As a young girl, and the oldest of five children, I always knew that someday I would be a mother. What I didn’t know, is that how I would become a mother would be one of the most important things I would ever do in my life. When I started dating my future husband in college, having children someday was a very quick conversation because we were on the same page. When we had been married for five years, the conversation went from some day to now, and then quickly became a conversation about how difficult it was going to be. Infertility was something neither of us ever expected, and while we were still on the same page about becoming parents, infertility treatments and adoption were not things we were prepared for, especially financially. We were in our early 30’s and we had just started building our future.
As we continued infertility treatments, I not only watched my dream of motherhood slip away, I also watched my savings deplete rapidly. In total, we did five rounds of IVF; I achieved pregnancy three times, and each resulted in miscarriage. The first miscarriage was at 16 weeks. The second miscarriage was at 12 weeks. The third and final miscarriage was at 10 weeks on Christmas Eve in 2004. We were done; emotionally, physically, and almost financially we were done. We had depleted all but $40,000 of our savings—the exact amount we estimated it would cost to adopt—the first time.
It was pretty early in our first adoption process when I began to ask, “What happens if you don’t have the money to adopt?” I sought out professionals who were able to answer my question; while I was grateful for their honesty, their answers were bleak. Families often went into financial ruin in order to complete their adoption; others were forced to live a childless life—childless NOT by choice. Not by choice. Not by choice. Not by choice.
I started my research by Googling ‘adoption financial assistance.’ I was disheartened to find that while a handful of organizations existed, they were very limited in who they helped, they charged application fees, and they did not, in my opinion, give grants large enough to solve the problem. I envisioned an organization that would help families complete their adoptions, and bring their children home. I envisioned an equality-based organization, inclusive to all, that didn’t charge an application fee and provided large, impactful, problem-solving grants. I envisioned Helpusadopt.org, and in 2007, it became a reality.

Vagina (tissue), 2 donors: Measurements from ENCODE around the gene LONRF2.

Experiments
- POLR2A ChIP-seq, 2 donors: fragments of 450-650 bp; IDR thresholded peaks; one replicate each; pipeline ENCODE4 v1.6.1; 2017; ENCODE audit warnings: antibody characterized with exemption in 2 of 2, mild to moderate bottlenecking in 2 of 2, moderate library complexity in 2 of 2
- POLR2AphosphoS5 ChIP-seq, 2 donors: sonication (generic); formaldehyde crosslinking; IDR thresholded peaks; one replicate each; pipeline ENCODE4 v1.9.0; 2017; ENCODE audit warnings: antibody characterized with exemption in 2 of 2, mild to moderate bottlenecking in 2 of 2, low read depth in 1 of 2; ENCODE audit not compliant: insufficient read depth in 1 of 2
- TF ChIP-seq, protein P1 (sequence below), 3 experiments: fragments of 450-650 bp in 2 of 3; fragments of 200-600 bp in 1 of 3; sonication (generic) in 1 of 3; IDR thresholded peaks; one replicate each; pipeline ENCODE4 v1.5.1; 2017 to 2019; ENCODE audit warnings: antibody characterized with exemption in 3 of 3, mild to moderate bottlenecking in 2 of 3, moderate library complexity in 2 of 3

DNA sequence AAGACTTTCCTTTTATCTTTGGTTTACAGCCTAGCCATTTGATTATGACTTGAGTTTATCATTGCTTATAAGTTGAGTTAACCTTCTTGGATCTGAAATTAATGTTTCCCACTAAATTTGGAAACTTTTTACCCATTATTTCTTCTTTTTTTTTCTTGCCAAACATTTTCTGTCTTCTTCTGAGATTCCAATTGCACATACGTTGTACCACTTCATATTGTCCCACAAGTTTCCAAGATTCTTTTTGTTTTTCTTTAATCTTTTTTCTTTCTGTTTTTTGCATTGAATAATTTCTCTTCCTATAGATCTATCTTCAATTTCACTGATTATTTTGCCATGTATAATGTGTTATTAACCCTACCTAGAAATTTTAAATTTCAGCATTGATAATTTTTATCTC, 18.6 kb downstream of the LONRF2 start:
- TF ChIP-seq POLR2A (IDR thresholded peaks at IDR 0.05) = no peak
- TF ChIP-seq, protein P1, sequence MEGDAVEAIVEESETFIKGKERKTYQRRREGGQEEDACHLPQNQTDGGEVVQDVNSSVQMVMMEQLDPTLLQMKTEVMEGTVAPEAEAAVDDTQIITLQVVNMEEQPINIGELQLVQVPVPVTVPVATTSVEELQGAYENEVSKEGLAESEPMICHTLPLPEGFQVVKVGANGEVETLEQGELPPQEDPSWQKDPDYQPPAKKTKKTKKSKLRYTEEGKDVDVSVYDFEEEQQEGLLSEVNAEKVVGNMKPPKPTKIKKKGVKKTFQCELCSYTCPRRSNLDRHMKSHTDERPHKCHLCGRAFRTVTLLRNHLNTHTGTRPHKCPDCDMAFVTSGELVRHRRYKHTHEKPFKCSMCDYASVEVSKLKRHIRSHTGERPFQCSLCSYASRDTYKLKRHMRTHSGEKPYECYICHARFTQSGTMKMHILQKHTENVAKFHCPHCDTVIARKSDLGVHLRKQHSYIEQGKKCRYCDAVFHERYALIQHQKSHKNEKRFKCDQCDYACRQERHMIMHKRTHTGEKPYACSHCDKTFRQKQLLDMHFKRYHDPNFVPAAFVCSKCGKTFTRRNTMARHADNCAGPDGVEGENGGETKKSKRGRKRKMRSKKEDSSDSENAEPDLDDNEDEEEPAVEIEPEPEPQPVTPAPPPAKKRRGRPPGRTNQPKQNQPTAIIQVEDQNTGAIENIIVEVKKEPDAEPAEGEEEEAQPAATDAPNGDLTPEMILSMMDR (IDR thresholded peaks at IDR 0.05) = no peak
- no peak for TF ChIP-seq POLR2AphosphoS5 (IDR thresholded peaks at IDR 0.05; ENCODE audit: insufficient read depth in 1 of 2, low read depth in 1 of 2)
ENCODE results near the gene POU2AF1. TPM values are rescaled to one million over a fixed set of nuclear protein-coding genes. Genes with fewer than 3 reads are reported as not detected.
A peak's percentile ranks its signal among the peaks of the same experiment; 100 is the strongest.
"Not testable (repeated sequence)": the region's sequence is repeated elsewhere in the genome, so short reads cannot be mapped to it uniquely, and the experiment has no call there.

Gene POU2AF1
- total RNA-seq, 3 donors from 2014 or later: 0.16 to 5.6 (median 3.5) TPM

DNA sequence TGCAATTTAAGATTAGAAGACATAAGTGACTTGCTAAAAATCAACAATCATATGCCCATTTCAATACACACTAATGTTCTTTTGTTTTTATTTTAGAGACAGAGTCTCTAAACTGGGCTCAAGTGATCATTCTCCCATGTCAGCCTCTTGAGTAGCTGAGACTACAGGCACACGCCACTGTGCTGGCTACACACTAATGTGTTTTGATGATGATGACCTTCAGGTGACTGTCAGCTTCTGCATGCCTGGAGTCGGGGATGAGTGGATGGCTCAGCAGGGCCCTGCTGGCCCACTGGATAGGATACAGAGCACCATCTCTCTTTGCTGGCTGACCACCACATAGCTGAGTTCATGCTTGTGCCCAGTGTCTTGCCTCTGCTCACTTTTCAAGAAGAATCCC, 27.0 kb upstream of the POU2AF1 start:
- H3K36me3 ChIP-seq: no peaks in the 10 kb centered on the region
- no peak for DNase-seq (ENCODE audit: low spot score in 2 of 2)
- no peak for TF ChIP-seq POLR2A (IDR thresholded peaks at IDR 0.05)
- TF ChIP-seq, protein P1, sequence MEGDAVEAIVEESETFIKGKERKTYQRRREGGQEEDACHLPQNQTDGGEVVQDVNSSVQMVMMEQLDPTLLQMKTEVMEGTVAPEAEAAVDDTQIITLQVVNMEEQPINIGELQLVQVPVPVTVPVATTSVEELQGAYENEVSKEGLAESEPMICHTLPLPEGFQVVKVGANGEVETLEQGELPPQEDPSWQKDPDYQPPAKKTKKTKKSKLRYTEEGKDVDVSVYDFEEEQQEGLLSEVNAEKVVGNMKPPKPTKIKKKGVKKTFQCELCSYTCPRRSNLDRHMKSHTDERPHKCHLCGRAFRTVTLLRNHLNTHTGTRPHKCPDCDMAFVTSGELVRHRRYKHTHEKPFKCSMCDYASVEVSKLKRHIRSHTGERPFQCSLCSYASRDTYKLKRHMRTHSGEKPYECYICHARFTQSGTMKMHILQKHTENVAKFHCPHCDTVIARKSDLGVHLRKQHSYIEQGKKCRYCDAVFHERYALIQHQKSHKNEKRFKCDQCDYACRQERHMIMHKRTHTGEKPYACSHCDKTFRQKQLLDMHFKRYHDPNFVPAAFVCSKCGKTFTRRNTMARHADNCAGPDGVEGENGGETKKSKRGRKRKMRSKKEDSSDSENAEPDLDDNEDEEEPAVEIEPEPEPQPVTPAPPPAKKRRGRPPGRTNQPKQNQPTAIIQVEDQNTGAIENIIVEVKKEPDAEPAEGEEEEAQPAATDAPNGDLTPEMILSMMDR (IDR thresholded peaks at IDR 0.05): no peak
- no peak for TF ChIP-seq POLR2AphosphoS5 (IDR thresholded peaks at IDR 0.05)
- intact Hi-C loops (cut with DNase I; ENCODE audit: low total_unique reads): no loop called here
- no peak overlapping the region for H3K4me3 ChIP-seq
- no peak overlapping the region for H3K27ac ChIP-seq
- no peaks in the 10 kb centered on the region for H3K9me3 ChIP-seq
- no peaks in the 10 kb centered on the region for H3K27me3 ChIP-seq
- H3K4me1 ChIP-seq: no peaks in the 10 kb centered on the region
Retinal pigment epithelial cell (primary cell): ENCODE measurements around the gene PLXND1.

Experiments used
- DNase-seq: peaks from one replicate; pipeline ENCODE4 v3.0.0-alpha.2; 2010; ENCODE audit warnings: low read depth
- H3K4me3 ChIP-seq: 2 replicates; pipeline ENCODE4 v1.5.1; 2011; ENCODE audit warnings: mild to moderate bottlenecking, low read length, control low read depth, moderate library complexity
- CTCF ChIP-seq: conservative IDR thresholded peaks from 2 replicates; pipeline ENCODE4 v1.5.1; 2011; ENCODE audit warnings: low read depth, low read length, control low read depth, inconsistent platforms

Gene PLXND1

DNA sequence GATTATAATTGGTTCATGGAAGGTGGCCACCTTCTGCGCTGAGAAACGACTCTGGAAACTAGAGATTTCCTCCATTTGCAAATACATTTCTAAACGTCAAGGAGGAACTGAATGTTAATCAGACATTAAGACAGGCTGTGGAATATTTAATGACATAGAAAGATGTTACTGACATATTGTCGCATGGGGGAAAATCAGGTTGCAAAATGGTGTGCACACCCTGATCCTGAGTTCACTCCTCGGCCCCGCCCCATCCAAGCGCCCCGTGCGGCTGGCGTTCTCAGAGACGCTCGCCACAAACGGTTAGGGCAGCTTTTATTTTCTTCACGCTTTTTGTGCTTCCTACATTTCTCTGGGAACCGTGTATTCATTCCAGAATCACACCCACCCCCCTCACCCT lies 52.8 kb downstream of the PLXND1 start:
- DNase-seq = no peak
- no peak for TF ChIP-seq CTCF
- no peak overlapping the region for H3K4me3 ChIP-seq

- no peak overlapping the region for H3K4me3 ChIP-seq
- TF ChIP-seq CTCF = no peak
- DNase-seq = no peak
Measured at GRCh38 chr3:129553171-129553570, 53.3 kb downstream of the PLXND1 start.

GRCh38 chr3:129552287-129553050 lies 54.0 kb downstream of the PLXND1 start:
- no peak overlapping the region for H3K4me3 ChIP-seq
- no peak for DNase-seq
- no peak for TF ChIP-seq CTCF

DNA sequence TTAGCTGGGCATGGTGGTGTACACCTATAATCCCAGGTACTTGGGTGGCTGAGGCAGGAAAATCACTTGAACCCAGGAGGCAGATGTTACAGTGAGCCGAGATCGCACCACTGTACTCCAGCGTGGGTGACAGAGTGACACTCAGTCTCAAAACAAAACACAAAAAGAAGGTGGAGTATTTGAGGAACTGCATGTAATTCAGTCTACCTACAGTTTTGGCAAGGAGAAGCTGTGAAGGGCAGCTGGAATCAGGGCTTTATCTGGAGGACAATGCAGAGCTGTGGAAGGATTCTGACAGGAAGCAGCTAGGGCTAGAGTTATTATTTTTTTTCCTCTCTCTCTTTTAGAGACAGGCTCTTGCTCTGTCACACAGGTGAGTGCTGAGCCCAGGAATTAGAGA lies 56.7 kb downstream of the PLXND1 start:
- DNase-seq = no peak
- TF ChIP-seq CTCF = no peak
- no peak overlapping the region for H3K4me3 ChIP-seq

Shortly after we launched Helpusadopt.org we started the process for our second adoption and the introduction from a family friend led us to Gladney. We are proud to be a Gladney family, we are grateful for the beautiful open adoption that we have with our daughter’s birth mother and her grandmother, and we are beyond grateful for our beautiful daughter Brooke who was born in November 2009. What is truly remarkable about our story is that Brooke’s birth mother was a Gladney adoptee herself. I’ve always felt that it was a such a beautiful full circle story.
As I waited to be matched with a birth mother, I poured myself into building Helpsuadopt.org. What started at my kitchen table quickly became a viable, strong, national nonprofit. Our mission to build families through adoption, combined with our mission of equality, resonated with donors of all kinds. Our platform was family—something everyone could believe in. And beyond this, there was the brutal reality that over 100 million children in our world need homes and adoption is the answer. I didn’t want to be the one to tell them that people can’t afford to adopt them; I wanted to be the one to make their adoptions a reality. I only wish I could do it faster.
Since Helpusadopt.org’s launch in 2007, we have helped build 264 families (several of them Gladney families) by awarding $2.4 million in grants. The organization has long since left my kitchen table and now has an office (think walk-in closet) in New York City with four full-time employees. I love that our work supports Gladney families who are struggling with the costs of adoption and in my own way feel that my Gladney story has also now come full circle.
Financing your adoption can seem overwhelming when you first get started. Gladney provides resources on adoption grants like Helpusadopt.org as well as tips and ideas to help as you consider how your family can pay for adoption.